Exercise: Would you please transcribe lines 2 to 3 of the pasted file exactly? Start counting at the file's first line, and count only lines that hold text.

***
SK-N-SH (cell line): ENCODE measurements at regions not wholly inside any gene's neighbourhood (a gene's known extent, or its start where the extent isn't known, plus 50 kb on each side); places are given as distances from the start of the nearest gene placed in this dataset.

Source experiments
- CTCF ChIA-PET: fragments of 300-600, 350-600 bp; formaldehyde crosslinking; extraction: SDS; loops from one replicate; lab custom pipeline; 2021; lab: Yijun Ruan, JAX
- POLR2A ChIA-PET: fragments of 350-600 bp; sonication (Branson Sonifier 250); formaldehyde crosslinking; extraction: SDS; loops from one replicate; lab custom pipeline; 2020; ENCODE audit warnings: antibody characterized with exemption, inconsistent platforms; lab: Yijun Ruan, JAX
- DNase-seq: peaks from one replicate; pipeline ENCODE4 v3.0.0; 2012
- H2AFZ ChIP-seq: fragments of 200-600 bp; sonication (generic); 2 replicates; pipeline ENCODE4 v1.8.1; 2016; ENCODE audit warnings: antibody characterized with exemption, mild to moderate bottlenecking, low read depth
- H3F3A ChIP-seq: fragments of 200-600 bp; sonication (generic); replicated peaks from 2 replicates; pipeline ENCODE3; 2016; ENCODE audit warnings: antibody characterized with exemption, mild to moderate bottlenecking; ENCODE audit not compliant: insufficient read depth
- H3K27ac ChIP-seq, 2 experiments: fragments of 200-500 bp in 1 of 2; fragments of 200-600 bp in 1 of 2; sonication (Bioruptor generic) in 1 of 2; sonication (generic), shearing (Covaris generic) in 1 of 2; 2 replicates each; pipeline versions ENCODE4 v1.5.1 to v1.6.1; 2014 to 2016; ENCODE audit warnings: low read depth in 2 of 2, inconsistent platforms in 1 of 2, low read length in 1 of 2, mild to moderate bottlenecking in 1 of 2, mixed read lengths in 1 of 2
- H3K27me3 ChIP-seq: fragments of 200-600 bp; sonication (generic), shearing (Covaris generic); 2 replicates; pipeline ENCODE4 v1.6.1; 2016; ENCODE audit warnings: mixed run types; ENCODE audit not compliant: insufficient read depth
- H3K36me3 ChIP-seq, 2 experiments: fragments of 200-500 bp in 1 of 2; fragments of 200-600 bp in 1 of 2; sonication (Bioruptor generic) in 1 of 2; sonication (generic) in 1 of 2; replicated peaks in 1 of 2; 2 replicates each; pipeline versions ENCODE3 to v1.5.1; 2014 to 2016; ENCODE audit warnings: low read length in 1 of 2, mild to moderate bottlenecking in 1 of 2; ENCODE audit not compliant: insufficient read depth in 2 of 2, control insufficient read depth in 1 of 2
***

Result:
Source experiments
- CTCF ChIA-PET: fragments of 300-600, 350-600 bp; formaldehyde crosslinking; extraction: SDS; loops from one replicate; lab custom pipeline; 2021; lab: Yijun Ruan, JAX